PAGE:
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Microsoft claims Google bypassed its browser privacy too

P3P policy flaw gave automatic access

By Iain Thomson, 20 Feb 2012

Updated Microsoft has released data showing that Google has been bypassing the user-defined privacy settings in Internet Explorer by using incorrect P3P identification terms.

“When the IE team heard that Google had bypassed user privacy settings on Safari, we asked ourselves a simple question: is Google circumventing the privacy preferences of Internet Explorer users too?” Dean Hachamovitch, VP of Internet Explorer wrote in a blog post. “We’ve discovered the answer is yes: Google is employing similar methods to get around the default privacy protections in IE and track IE users with cookies.”

Redmond had been rather pleased about the fact that it hadn’t suffered the same kind of problems as Apple against Google’s quest for information on users. But now it claims Google has got to its users, too, by circumventing protections guaranteed by the Platform for Privacy Preferences (P3P) system its browser supports.

The P3P system uses three or four character code chunks to describe the privacy policy of the requester. As an example, Hachamovitch used “TAI,” which indicates “Information may be used to tailor or modify content or design of the site where the information is used only for a single visit to the site and not used for any kind of future customization.”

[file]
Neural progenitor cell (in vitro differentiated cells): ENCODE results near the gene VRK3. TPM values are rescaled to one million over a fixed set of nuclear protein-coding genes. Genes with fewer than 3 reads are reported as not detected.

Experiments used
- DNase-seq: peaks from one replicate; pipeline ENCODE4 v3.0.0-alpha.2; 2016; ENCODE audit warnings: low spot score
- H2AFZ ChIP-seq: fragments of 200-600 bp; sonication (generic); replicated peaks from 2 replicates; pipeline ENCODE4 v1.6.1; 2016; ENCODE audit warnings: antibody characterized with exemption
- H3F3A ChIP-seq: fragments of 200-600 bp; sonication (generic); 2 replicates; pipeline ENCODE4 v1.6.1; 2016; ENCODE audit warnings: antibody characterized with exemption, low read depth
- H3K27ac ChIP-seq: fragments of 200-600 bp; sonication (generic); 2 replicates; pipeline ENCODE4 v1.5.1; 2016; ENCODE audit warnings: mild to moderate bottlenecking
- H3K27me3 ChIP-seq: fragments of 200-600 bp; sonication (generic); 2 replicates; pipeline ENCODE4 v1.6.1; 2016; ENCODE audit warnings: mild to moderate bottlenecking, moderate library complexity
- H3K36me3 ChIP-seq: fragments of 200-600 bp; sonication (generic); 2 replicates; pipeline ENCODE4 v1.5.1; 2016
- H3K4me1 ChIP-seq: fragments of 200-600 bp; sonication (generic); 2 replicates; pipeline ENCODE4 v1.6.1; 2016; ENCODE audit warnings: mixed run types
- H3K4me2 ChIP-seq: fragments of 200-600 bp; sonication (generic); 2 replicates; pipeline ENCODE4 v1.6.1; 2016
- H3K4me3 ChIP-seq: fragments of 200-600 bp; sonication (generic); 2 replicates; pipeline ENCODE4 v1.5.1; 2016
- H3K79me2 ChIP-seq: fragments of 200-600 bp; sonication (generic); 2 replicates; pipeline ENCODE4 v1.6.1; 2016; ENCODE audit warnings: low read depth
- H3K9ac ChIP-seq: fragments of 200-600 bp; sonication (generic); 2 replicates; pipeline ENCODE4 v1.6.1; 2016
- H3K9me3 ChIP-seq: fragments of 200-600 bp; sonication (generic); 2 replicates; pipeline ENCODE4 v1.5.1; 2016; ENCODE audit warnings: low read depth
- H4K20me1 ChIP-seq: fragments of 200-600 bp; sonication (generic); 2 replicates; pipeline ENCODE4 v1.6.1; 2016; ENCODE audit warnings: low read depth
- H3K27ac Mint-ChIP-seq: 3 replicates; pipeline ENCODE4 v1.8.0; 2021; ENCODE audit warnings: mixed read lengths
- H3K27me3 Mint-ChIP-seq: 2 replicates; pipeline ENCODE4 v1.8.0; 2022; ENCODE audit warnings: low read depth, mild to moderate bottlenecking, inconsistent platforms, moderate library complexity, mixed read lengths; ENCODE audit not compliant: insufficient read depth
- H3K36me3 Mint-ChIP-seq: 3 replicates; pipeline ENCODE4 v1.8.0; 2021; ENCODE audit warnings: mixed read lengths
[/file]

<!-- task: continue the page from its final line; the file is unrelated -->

However, if the code is not recognized, Internet Explorer will accept it anyway and allow the requester full access to the user for third-party cookie purposes. Google didn’t do this “in a manner consistent with the technology,” Microsoft suggests, as it used the following message:

“P3P: CP="This is not a P3P policy! See http://www.google.com/support/accounts/bin/answer.py?hl=en&answer=151657 for more info."

Microsoft described being able to bypass its browser’s privacy settings in this way as “a nuance in the P3P specification,” but as was pointed out by El Reg last year and in academic papers in 2010, it’s a tactic that’s been widely used to circumvent the privacy wishes of the browser user. Microsoft is one of a dwindling band of companies still using P3P, and this latest admission will increase the decay in support.

The news will also come as a fillip to last week’s bipartisan calls for investigations into how Google is bypassing privacy protections on Safari. There’s no word from Google as yet on this, but you can bet it’s not a pretty President’s Day at the Chocolate Factory. ®

Update

"Microsoft uses a “self-declaration” protocol (known as “P3P”) dating from 2002 under which Microsoft asks websites to represent their privacy practices in machine-readable form," Rachel Whetstone, VP of communications and policy at Google, told El Reg in an emailed statement.

"It is well known - including by Microsoft - that it is impractical to comply with Microsoft’s request while providing modern web functionality. We have been open about our approach, as have many other websites."